June 26, 2011
June 26, 2011
June 29, 2011
22.307.1 - 22.307.3
CAREER: Influence of Social Capital on Under-Represented Engineering Students’ Academic and Career DecisionsDespite significant efforts over the last few decades to increase participation of under-represented groups in engineering, progress has been disturbingly slow. The time has come to re-conceptualize our theoretical approach to diversifying the field of engineering. This projectsignificantly advances fundamental knowledge of social interactions that influence under-represented students’ decisions to enter and persist in engineering. The specific goals of this NSFCAREER project are to (1) build a conceptual model for understanding how engineeringundergraduates develop, access and activate social capital in making academic and careerdecisions, (2) identify and characterize the potentially distinct mechanisms by which under-represented students utilize social ties that link them to resources related to engineering studiesand (3) implement an education plan that provides research-to-practice training for universityengineering outreach, recruitment, and retention practitioners using webinars and workshops aslearning forums.The PI is the first to apply the theoretical framework of social capital to explain engineeringstudents’ academic and career choices, building on its extensive literature by researchers in manyother fields. Social capital is defined in this work as “an additional pool of resources embeddedin the social networks of individuals, which can help to achieve individual goals in conjunctionwith, or instead of, personal resources”). The PI’s prior work suggests that students’ decisions toselect engineering as a college major and to persist in undergraduate engineering studies areinfluenced by social capital, and that women, under-represented minorities, and first generationcollege students—the focus of this CAREER research—may utilize different mechanisms fordeveloping, accessing, and activating social capital. These data-driven studies strongly suggestthat a well-developed conceptual model for describing how engineering students utilize socialcapital in making academic and career decisions shows promise as a new paradigm fordiversifying the field.Data will be collected from a diverse sample of engineering undergraduates at six publicinstitutions, representing a variety of student body characteristics, Carnegie 2000 classifications,and locations: California Polytechnic-San Luis Obispo, Clemson University, Colorado School ofMines, North Carolina State University, Tennessee State University, University of Houston andUniversity of Texas-El Paso. The PI will adapt quantitative techniques commonly used by socialscientists for social network mapping and social capital measurement to the specific context ofengineering students’ academic and career decisions. The adapted survey instrument will beadministered to approximately 1,400 students. Group-level patterns in survey data will beidentified using descriptive statistics and cluster analysis. Interviews with at least 60 participantswill deepen understanding of how these patterns relate to individual experience and will form thebasis for development of the conceptual model. This CAREER research has the potential totransform the way engineering education stakeholders undertake efforts to increase participationof under-represented students in engineering.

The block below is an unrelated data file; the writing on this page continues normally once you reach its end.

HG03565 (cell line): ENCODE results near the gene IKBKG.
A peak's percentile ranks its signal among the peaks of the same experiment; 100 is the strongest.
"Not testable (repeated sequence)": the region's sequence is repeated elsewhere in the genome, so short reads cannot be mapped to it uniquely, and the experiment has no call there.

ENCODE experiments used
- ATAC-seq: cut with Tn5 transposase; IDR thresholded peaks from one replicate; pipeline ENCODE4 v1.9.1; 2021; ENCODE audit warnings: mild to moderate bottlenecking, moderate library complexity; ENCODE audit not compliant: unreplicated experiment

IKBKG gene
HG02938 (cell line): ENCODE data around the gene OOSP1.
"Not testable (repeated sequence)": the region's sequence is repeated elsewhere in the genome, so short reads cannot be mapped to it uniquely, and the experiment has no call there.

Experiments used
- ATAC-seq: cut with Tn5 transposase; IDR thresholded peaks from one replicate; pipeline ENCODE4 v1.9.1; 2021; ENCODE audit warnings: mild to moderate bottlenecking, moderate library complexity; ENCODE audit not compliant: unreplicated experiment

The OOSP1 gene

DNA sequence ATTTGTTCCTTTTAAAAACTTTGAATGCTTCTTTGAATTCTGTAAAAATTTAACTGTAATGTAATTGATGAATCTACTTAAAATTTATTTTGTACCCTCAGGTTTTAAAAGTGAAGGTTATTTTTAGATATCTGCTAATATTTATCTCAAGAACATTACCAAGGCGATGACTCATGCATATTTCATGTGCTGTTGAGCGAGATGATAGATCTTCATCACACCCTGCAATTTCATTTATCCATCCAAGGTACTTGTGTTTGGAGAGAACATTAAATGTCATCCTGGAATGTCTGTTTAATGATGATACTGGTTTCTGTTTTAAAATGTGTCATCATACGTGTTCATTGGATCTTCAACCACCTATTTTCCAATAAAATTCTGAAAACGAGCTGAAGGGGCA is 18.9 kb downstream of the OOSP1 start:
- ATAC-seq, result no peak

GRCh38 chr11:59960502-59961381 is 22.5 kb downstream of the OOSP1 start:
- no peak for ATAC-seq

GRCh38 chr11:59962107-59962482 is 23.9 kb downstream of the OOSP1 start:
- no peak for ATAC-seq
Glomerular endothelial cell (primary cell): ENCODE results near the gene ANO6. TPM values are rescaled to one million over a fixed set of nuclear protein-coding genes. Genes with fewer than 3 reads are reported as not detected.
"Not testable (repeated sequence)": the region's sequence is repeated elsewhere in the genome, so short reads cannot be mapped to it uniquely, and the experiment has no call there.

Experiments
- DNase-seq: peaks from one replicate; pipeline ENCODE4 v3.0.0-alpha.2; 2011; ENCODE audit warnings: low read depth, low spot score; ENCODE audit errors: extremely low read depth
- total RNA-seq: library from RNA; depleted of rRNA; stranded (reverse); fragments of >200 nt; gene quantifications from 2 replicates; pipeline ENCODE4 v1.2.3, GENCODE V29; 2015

Trenor, J. M. (2011, June), CAREER: Influence of Social Capital on Under-Represented Engineering Students’ Academic and Career Decisions Paper presented at 2011 ASEE Annual Conference & Exposition, Vancouver, BC. 10.18260/1-2--17588
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